Award-winning journalist and the author of the highly acclaimed narrative non-fiction books The Woman's Hour: The Great Fight for the Vote and Fruits of Victory: The Woman’s Land Army in the Great War, ELAINE WEISS joins us to discuss her work and women's rights and suffrage.
Weiss' The Women's Hour was hailed as a "riveting, nail-biting political thriller" with powerful parallels to the current political environment. Weiss’s powerful words will also come to life on the small screen, as Steven Spielberg’s Amblin Television has optioned the rights to The Woman’s Hour as an executive producer on the project.
In remarks that are empowering and eye-opening, Weiss inspires audiences with conversations about what it takes to change the Constitution, the power of civic engagement, how change is made, and the story of past and present voting rights. Praised by the League of Women Voters of the United States for doing an “amazing job of bringing the history of the League to life and connecting it with our organization today,” during a speaking engagement, Elaine has an innate ability to connect with any group and clearly explain the direct relevance of history’s most controversial issues. The Tennessee Municipal League put it best after watching her inspire their audience: “In this crazy world we live in, we need more people like [Elaine] inspiring others to be good people!"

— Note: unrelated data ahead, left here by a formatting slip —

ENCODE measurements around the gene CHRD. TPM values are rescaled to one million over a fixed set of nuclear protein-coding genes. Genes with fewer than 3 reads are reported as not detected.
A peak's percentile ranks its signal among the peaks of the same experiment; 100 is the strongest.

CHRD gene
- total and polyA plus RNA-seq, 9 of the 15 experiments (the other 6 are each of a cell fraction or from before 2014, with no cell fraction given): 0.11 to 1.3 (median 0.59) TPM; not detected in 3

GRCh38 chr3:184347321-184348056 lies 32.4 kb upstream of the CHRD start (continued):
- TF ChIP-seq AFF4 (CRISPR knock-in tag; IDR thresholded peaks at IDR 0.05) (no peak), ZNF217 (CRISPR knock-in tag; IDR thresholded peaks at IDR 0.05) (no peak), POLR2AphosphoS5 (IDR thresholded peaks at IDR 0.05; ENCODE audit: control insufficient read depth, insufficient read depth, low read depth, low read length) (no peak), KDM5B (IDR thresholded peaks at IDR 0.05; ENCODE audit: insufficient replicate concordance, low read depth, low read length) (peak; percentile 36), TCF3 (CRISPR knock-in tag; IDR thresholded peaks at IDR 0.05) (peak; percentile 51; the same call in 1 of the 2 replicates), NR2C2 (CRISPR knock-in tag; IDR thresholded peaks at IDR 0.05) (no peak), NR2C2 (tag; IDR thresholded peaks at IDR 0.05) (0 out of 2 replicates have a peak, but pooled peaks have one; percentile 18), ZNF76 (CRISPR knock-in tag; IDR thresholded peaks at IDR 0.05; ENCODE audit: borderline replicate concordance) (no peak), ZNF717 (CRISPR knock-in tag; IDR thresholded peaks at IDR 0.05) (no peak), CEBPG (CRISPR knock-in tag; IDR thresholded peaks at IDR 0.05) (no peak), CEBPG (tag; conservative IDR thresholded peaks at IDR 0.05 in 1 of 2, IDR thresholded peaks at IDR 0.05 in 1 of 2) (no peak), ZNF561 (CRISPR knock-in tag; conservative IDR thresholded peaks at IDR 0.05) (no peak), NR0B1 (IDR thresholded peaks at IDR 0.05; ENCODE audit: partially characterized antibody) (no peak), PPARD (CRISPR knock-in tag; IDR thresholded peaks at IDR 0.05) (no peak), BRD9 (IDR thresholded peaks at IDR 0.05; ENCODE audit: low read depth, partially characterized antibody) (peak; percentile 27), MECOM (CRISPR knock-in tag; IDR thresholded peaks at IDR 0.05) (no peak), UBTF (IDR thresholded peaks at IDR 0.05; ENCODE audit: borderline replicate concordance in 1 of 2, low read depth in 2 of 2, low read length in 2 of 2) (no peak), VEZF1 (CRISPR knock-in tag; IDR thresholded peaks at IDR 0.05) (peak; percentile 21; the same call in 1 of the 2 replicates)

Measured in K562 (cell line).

Weiss is also a frequent media commentator, appearing on CBS Sunday Morning, PBS, NPR, and C-Span.
This event is presented by National First Ladies' Library in partnership with Stark Library.
We can accommodate guests with wheelchairs and have special wheelchair seating available in Section B, Rows W & X (view seating chart for more information). There are no stairs to reach seats on the main floor.
Note: there is no elevator and all patrons with tickets for seats in the upper or lower balconies must use the stairs to access their seats.
HEARING IMPAIRED GUESTS
The Palace Theatre is now looped for the benefit of our patrons who are hearing impaired. Hearing induction loops are to people with hearing aids what Wi-Fi is to computers and cell phones. Hearing Induction Loops bring those who wear hearing aids back into the sound environments in which they need and want to participate. In other words, there are many places where hearing is challenging and those environments make it difficult or impossible for people with an aided hearing handicap to hear. These individuals will either have a difficult time hearing in, or avoid these environments. About 75% of hearing aids provided are equipped with a telephone coil or “T Coil.” When the T Coil is engaged, background noise can be reduced and the desired sound is sent directly to the hearing aid T Coil, and to the wearers hearing prescription. This enables the hearing aid wearer to hear performances and speakers clearly without environmental noise.
If you have questions about how a hearing loop works, or about how it works with hearing aids, you can call HEARINC at 234-347-0155. They will be happy to answer any questions you may have.